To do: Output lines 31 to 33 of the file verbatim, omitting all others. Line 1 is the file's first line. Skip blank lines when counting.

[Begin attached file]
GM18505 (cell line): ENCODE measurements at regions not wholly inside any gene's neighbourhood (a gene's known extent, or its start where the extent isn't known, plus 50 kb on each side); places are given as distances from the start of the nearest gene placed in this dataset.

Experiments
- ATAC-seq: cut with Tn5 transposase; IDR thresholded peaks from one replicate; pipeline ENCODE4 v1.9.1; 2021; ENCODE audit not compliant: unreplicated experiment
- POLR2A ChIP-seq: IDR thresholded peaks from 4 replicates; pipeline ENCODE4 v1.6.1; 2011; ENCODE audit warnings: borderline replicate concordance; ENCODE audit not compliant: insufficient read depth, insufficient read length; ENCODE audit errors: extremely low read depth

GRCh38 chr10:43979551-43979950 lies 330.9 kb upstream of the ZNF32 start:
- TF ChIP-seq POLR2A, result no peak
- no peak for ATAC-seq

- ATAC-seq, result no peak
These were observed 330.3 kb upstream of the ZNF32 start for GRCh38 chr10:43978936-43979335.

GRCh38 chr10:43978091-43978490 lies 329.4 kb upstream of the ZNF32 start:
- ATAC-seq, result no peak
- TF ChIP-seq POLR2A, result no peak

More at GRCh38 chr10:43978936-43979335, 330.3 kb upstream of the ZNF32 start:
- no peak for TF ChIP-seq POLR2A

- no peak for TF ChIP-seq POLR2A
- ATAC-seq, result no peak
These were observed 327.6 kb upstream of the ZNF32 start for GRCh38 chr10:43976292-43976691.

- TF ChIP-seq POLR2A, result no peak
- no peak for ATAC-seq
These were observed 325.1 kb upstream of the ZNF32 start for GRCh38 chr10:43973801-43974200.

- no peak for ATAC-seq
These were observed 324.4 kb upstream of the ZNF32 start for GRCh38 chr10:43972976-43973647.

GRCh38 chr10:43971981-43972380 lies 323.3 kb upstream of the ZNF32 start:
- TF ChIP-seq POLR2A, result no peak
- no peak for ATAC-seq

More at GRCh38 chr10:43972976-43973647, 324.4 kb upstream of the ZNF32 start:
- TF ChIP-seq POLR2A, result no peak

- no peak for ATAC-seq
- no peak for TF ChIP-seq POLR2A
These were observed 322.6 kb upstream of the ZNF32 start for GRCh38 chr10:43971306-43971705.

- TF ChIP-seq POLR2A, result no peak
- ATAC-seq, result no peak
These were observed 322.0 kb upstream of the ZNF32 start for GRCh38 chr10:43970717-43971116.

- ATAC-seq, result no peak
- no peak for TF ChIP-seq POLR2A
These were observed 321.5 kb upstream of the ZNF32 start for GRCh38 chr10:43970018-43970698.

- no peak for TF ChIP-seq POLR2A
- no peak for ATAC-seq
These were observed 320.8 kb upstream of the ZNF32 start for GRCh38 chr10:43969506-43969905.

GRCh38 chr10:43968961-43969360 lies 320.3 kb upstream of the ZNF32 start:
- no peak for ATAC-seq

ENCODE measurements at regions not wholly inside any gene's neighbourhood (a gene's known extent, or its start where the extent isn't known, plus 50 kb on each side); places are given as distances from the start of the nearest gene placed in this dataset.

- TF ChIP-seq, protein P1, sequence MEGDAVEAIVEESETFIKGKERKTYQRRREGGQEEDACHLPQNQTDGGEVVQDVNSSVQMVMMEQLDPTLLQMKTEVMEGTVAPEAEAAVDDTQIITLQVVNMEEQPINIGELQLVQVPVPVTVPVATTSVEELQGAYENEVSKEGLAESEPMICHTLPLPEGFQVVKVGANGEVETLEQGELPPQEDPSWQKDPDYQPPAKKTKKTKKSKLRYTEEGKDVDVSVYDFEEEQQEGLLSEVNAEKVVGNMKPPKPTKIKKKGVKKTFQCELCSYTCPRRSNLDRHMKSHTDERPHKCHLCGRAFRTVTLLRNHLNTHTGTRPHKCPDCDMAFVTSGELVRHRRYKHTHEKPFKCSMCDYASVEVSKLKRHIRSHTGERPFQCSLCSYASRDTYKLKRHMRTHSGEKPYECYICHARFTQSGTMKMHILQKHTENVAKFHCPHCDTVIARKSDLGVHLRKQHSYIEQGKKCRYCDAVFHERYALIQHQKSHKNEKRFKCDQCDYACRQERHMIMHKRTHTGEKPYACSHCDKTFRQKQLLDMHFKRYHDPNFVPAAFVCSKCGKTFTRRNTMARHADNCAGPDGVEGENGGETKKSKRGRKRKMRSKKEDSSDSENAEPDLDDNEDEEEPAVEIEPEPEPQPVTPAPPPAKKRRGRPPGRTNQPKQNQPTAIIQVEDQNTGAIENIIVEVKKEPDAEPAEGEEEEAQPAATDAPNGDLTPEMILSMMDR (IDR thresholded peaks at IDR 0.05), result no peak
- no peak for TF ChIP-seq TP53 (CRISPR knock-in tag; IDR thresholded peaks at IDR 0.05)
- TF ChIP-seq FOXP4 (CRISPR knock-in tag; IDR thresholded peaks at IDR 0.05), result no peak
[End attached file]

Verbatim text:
- TF ChIP-seq POLR2A, result no peak
- ATAC-seq, result no peak
These were observed 322.0 kb upstream of the ZNF32 start for GRCh38 chr10:43970717-43971116.